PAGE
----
A Guide to Colorado’s Domestic Violence Laws
Posted By: Jacob Martinez
Category: Domestic Violence
You thought that it was just a little lover’s quarrel. So when the police showed up and arrested you on charges of domestic violence, it was a complete shock. They didn’t even care that your supposed victim said it was a mistake and they had no interest in pressing charges.
How can something like this happen?
Many Coloradans don’t really understand how our state defines and handles criminal acts of domestic violence. Because of this, it is fairly common for someone to be charged without really knowing what they did.
Unfortunately, these kinds of charges come with life-altering penalties. So if you or someone you love is currently facing a charge of domestic violence, you need to learn quickly so that you can fight back and protect your future.
To help you understand how domestic violence works in our state and what you are up against, we’ve created this guide.
Colorado Domestic Violence Defined
In Colorado, domestic violence is described as physical violence or threatening violence against:
- “A relative or former relative (either by blood or marriage);
- A spouse or ex-spouse;
- The father or mother of your child;
- A current or former intimate partner (not married to you); or
- A current or former housemate.”
It is also considered domestic violence if the aggressor damages the personal property of the victim as a form of intimidation, coercion, punishment, control, or revenge. For example, it may be considered domestic violence if an individual becomes angry and damages the vehicle of an ex-spouse.
How Domestic Violence Arrests Work
Colorado has mandatory arrest laws in place if the officers involved in the situation have probable cause to believe a crime of domestic violence has been committed. The aggressor must be arrested “without undue delay,” which essentially means at the time and place of the incident.
This person will be booked into jail and will not be given a bond until a hearing is scheduled and the alleged victim is provided the right to be heard. Before being released, the judge will issue an order of protection that restricts contact with the alleged victim.
While under an order of protection, Colorado prohibits the use of alcohol or drugs, as well as the possession of any firearms. Failure to abide by these laws may result in your immediate arrest. Protective orders are put in place to help prevent a defendant from causing physical harm, threatening, or having any contact with the protected person. Depending on the circumstances surrounding the case, additional orders may be issued to award temporary control and care of any common minor children.
It’s important to note that in Colorado, a victim cannot simply drop the charges against the aggressor even if the person who reported the crime no longer wants to go forward with the case. By law, the state presses charges for domestic violence – not the victim. If the victim does not want to cooperate with the prosecution, they have the option to not appear in court for the trial, unless they have been served a subpoena. In this situation, the case may ultimately be dismissed.
If charged with a domestic violence crime, the court will consider a variety of factors to determine an appropriate sentence. Some of these factors include the length of the relationships, the number of children involved and their age, the vulnerability of the alleged victim, the offender’s access to weapons, and any substance abuse issues. Domestic violence penalties can include probation, community corrections, or prison.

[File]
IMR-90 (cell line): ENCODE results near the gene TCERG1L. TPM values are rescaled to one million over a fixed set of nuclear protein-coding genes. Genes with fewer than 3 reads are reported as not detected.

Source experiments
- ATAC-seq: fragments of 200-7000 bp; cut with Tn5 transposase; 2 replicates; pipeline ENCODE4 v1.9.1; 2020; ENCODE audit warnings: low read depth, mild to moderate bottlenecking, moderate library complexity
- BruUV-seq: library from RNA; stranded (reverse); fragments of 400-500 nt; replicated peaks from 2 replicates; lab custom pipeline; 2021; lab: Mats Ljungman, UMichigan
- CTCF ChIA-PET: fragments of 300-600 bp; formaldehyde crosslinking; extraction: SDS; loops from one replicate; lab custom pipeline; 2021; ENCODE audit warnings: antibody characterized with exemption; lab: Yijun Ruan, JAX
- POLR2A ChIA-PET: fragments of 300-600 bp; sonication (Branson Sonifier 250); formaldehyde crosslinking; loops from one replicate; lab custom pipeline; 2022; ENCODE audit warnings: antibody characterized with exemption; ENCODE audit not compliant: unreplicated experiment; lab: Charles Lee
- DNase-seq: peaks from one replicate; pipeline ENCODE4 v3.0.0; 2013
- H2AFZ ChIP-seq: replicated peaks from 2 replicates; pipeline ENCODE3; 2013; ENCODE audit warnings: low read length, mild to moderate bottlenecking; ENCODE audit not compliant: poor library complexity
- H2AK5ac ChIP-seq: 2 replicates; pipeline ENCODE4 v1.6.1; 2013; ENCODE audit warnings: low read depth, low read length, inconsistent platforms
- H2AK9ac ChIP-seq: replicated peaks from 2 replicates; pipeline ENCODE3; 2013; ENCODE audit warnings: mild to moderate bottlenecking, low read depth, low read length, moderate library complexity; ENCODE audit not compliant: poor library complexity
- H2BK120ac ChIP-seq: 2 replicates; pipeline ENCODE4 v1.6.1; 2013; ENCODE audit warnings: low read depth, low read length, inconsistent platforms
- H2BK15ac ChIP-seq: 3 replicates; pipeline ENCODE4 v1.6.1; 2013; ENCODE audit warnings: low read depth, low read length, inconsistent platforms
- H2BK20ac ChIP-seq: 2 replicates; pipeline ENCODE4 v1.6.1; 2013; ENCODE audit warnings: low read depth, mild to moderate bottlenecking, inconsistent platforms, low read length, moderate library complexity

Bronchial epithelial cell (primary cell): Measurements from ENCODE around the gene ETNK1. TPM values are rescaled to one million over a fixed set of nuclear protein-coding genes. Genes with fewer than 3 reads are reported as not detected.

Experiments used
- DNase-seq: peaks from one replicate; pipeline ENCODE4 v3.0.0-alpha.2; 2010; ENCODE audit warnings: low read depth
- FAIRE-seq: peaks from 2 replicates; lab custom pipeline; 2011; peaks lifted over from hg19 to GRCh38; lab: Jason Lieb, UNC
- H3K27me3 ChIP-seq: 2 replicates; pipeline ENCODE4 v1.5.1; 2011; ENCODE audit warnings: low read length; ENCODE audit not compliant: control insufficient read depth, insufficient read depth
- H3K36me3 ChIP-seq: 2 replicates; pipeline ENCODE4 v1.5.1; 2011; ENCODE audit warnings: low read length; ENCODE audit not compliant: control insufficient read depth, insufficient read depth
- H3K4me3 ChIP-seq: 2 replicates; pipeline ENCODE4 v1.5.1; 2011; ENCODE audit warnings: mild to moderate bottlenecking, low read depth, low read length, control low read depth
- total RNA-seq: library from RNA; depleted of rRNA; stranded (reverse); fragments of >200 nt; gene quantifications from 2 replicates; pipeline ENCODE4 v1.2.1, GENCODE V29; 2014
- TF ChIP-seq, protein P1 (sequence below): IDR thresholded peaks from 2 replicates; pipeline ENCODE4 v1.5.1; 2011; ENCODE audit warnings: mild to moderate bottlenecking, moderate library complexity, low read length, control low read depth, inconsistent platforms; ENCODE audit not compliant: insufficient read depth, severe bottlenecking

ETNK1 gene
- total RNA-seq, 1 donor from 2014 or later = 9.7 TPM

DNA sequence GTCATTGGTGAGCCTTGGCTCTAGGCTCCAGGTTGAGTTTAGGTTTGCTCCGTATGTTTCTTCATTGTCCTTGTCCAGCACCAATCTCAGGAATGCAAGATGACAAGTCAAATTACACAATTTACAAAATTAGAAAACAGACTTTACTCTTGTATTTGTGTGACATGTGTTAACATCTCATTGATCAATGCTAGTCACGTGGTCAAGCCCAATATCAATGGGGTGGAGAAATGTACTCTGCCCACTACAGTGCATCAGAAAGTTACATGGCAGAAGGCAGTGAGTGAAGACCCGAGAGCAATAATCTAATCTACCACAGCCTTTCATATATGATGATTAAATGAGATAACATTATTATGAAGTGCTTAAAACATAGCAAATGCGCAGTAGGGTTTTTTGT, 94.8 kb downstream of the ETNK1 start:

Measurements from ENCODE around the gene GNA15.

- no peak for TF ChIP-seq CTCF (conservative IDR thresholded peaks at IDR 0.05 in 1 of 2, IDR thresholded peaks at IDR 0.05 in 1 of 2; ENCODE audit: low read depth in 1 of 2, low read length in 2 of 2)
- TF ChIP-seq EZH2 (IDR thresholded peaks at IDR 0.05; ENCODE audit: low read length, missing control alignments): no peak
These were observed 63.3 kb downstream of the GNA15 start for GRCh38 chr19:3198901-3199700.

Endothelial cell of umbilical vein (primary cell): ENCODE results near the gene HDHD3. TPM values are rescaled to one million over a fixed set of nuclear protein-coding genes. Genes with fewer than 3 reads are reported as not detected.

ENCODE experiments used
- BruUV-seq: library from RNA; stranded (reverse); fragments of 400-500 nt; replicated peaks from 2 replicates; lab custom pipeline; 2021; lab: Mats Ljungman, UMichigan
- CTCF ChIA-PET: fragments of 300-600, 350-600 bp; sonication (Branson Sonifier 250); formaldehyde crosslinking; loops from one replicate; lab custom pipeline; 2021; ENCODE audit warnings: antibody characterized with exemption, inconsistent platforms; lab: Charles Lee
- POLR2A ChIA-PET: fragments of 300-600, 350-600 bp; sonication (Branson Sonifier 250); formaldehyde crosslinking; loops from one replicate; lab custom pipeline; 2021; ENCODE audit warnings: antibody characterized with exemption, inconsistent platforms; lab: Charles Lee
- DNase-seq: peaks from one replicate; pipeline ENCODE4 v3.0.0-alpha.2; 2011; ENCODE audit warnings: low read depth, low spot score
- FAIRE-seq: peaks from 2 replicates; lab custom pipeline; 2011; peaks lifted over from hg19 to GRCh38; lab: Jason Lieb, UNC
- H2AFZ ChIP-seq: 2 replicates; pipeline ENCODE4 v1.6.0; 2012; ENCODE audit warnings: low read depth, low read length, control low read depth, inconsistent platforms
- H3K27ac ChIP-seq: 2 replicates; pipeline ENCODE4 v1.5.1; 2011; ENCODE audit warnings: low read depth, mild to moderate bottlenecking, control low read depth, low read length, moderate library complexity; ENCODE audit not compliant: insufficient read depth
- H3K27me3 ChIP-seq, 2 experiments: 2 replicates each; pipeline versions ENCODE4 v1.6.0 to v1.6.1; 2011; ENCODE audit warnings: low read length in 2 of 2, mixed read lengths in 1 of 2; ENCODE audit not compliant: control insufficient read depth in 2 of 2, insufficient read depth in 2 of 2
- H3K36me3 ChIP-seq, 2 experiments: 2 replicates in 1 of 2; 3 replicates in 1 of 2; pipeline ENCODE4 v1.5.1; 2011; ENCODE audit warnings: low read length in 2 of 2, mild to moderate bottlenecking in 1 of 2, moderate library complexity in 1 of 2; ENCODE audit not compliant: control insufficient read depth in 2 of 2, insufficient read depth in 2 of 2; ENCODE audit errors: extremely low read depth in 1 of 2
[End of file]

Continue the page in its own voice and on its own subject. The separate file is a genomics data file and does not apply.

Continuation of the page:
In some instances, a misdemeanor charge can become a felony charge if the person has been previously convicted of three acts of domestic violence. When three or more convictions are found, the person is considered by the court to be a habitual domestic violence offender.
The sentence for a felony domestic violence crime can range from 1 to 3 years. Even if you were initially charged with a misdemeanor, the district attorney may have the charges amended based on your violent criminal history.
As part of your sentence, you may be ordered to complete a treatment evaluation and treatment program according to standards adopted by the domestic violence offender management board. A treatment evaluation may be conducted prior to sentencing if the evaluation is thought to be possibly helpful in determining an appropriate sentence. If you are ordered to undergo a treatment evaluation, you will be responsible for the cost of the evaluation.
Other problems and penalties may follow a domestic violence conviction. It may be difficult to maintain employment, especially if you currently hold a public service job, such as working as a teacher, nurse, police officer, or social services employee. Your conviction will also become a matter of public record.
Don’t let your life get derailed. An experienced domestic violence attorney can help you craft the strongest defense strategy possible.
About the Author:
Denver-based criminal defense and DUI attorney Jacob E. Martinez is a knowledgeable and experienced litigator with a record of success providing innovative solutions to clients facing criminal charges of any severity. Mr. Martinez has been designated a Top 100 Trial Lawyer by the National Trial Lawyers and has been awarded both the Avvo Client’s Choice Award and Avvo Top Attorney designation, evidencing his reputation for his exemplary criminal and DUI defense work and high moral standards.